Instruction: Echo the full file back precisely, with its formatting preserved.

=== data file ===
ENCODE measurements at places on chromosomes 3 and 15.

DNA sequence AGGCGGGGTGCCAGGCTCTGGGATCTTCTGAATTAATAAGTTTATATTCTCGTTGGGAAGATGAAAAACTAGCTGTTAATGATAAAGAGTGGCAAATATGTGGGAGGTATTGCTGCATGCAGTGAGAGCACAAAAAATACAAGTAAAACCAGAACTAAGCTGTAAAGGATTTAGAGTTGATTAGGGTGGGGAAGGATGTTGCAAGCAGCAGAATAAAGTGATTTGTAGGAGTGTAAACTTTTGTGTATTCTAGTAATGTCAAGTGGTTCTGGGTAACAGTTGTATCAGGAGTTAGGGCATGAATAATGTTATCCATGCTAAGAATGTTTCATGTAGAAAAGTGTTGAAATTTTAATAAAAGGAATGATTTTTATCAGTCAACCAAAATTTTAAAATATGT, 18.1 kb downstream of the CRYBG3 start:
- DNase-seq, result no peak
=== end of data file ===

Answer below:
ENCODE measurements at places on chromosomes 3 and 15.

DNA sequence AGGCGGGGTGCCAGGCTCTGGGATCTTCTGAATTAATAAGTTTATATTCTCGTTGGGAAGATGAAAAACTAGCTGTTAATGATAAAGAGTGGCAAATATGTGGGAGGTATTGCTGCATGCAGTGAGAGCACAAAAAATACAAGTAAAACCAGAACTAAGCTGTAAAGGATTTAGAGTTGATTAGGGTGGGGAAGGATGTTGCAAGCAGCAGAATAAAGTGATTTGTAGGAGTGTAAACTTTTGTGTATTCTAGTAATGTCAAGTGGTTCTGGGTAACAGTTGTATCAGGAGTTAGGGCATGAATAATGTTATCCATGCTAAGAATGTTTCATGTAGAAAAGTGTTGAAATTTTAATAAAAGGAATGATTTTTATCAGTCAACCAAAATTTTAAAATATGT, 18.1 kb downstream of the CRYBG3 start:
- DNase-seq, result no peak